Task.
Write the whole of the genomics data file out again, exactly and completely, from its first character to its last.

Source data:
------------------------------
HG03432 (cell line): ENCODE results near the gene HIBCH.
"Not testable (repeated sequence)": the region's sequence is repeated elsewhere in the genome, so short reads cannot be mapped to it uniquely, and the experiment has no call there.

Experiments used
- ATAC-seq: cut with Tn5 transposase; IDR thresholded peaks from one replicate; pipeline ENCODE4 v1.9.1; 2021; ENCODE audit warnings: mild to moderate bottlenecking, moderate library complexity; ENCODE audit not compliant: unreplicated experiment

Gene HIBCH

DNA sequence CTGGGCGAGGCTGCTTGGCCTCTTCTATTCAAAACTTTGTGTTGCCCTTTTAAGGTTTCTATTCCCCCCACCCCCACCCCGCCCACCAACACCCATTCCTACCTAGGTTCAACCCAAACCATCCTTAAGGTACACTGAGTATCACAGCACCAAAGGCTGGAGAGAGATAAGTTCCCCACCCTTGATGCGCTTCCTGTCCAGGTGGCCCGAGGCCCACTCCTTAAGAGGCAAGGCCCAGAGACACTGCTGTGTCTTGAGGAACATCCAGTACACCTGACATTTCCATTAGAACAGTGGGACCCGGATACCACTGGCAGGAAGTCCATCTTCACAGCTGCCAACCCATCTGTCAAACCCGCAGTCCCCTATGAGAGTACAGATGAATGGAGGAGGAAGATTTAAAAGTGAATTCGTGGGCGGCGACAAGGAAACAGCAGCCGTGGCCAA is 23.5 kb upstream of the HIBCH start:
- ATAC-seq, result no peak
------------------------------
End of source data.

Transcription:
HG03432 (cell line): ENCODE results near the gene HIBCH.
"Not testable (repeated sequence)": the region's sequence is repeated elsewhere in the genome, so short reads cannot be mapped to it uniquely, and the experiment has no call there.

Experiments used
- ATAC-seq: cut with Tn5 transposase; IDR thresholded peaks from one replicate; pipeline ENCODE4 v1.9.1; 2021; ENCODE audit warnings: mild to moderate bottlenecking, moderate library complexity; ENCODE audit not compliant: unreplicated experiment

Gene HIBCH

DNA sequence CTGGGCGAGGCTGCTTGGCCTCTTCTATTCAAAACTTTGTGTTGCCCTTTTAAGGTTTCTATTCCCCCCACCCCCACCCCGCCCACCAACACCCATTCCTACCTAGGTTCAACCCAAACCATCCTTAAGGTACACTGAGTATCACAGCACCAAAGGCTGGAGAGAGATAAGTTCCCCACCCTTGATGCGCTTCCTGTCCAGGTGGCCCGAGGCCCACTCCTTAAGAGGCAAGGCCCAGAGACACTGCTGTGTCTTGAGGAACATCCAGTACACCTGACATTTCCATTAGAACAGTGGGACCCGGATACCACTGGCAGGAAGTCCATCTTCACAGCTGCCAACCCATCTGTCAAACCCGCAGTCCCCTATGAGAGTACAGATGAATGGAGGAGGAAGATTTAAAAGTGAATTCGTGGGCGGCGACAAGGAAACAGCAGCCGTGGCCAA is 23.5 kb upstream of the HIBCH start:
- ATAC-seq, result no peak